Here’s a fundamental reason why: if you read any of Dave Trott’s wisdom you’ll know that one of his unarguable maxims is around binary briefing. In short, you’re either the market leader, in which case growing the market is a good idea, or you’re not, in which case growing market share is what you need to do. So if you’re not the biggest-selling watch brand, you need to say something about your watch that makes it different to the others. If you’re not doing that, you’re simply helping the top brand sell more. This billboard reminds you of a fact that applies to literally every non-smart watch on the planet (it only tells the time), so unless Timex is the market leader, this is not the right kind of advertising to create.

Here, for your illumination, are the top selling watch brands with over an estimated $1 Billion in US wholesale sales:

  1. Rolex $4.5 Bn USD
  2. Omega $3 Bn
  3. Apple $2.5 Bn
  4. Fossil $2.3 Bn
  5. Cartier $1.8 Bn
  6. Citizen $1.6 Bn
  7. Seiko $1.4 Bn
  8. Patek Philippe $1.2 Bn
  9. Longines $1.2 Bn
  10. Swatch $1.1 Bn

Quora also tells me that the top selling watch at a group level is Swatch Group, with annual revenues of around $10 billion, but that is split between several brands, including Blancpain, Omega, Longines, Tissot, Mido, Hamilton and Rado. The top seller in terms of number of watches is Citizen.

See? Education! I bet none of you knew all that.

However, I also bet all of you noticed the absence of Timex. It was harder to find comparable figures, but it seems to have annual revenue of $1.2bn wordwide, which explains why it’s not in that US-only top 10.

And that explains why it should grow its brand with something specific and not the category with something generic. You might argue that staking out this anti-smartphone territory will give it some specific brand attribution, but that would be very charitable. That billboard is not well branded (tiny, indistinct logo; a watch that looks like lots of other watches; a small line that’s positioned in a place that makes it hard to read; sharing the space with a co-brand called Adsum), and you might again be very charitable and say that it’s anti-branding, or more in keeping with the lo-fi vibe of Adsum, but this is also $1bn+ Timex, not some obscure little underdog. We’ve all heard of Timex, so why try to hide it when you’re trying to sell it?

So it’s technically not ‘excellent’ in positioning terms, and that positioning is not even original. Sekonda, a very reliable but inexpensive watch, has been using this strategy for years:

Also, the Timex typography is hard to read and the line is long for a billboard, and it indeed feels like it’s taken directly from the brief (although I kind of like the way it’s not ‘addy’, or trying too hard). I’d also argue that it’s not much of an insight: you can find out the time without being bothered by all the other stuff that’s on your smartwatch. But people like the other stuff on their smartwatches; that’s why that other stuff is there – you chose to put it there and pay a lot for the watch. Most people don’t have 1000+ unanswered emails, but if they didn’t like that situation, they’d answer some of them. It makes no sense.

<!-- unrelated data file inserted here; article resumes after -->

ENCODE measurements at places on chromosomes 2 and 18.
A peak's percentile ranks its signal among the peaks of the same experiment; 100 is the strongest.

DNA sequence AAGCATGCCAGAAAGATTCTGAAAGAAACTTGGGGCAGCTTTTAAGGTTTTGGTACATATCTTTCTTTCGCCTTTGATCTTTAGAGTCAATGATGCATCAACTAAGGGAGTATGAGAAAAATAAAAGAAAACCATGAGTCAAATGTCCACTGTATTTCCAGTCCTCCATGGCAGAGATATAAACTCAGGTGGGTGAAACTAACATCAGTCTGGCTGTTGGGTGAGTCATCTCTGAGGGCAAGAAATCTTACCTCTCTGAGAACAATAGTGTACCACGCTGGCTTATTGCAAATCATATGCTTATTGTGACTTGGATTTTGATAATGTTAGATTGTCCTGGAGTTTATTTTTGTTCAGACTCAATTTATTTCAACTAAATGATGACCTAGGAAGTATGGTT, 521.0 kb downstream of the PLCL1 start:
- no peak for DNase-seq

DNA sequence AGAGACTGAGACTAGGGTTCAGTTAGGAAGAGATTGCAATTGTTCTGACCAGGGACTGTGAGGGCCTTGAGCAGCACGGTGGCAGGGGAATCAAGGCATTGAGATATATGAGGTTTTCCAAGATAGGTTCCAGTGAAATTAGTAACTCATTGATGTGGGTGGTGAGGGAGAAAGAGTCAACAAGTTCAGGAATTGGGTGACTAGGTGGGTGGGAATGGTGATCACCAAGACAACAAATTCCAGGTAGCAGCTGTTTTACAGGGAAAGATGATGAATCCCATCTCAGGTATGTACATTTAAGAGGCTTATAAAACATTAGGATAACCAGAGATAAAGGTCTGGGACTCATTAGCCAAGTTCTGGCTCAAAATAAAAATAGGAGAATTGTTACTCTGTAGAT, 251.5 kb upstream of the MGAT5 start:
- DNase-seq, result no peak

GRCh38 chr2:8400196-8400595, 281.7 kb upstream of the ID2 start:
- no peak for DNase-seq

So the strategy is generic, the copywriting is OK (funnily enough, all the people who had a go at improving it actually wrote worse lines), the art direction is either deliberately trying to look as if it’s not trying or it’s just not good. 

And no offence to whoever is responsible. It’s just another billboard. I could throw a stone in LA and hit ten others of the same kind of quality…

…but again, the billboard went viral and the watch has apparently sold out, but I’m not in the watch world enough to know if this is a big deal, or anything to do with the billboard. Limited edition watch collabs now have people queuing around the block, and you have to get on a waiting list to buy even the lowest-level Rolex, so did the ad help to create the hype, or was it unnecessary? Like all advertising ‘successes’ it’s hard to say. Advertising (promotion) is just one of the four P’s of marketing, so this might have been the sales driver, or it might have been the website, or the price, or something else entirely. People who love this billboard will say it was the billboard, but unless you work for Timex/Adsum you literally have no idea if that is the case.

Part of me wonders if we’ve just realigned our standards so much that this is seen as revolutionary/original/excellent. But it’s none of those things. It’s fine. It’s better than average, but so are millions of other ads. 

So here I am at the end, but I don’t feel I found the answer. In fact, I feel exactly how I did when I first saw the post: like I’ve just seen another decent ad that I’m going to forget as soon as I stop looking at it. But now that I’ve added 1200 words to the conversation I may not forget it for a while.



The Dubious Reliability of Case Studies

I was in Cannes in 2008. That year’s winner of the Outdoor Grand Prix was the game-changing, category-bending, convention-smashing HBO Voyeur. It was far too multi-layered to be self-explanatory, so it needed a case study, and here it is: 

TL/DR: HBO is all about telling stories so they did that as a live event projected onto the back of a New York building, then added another layer online.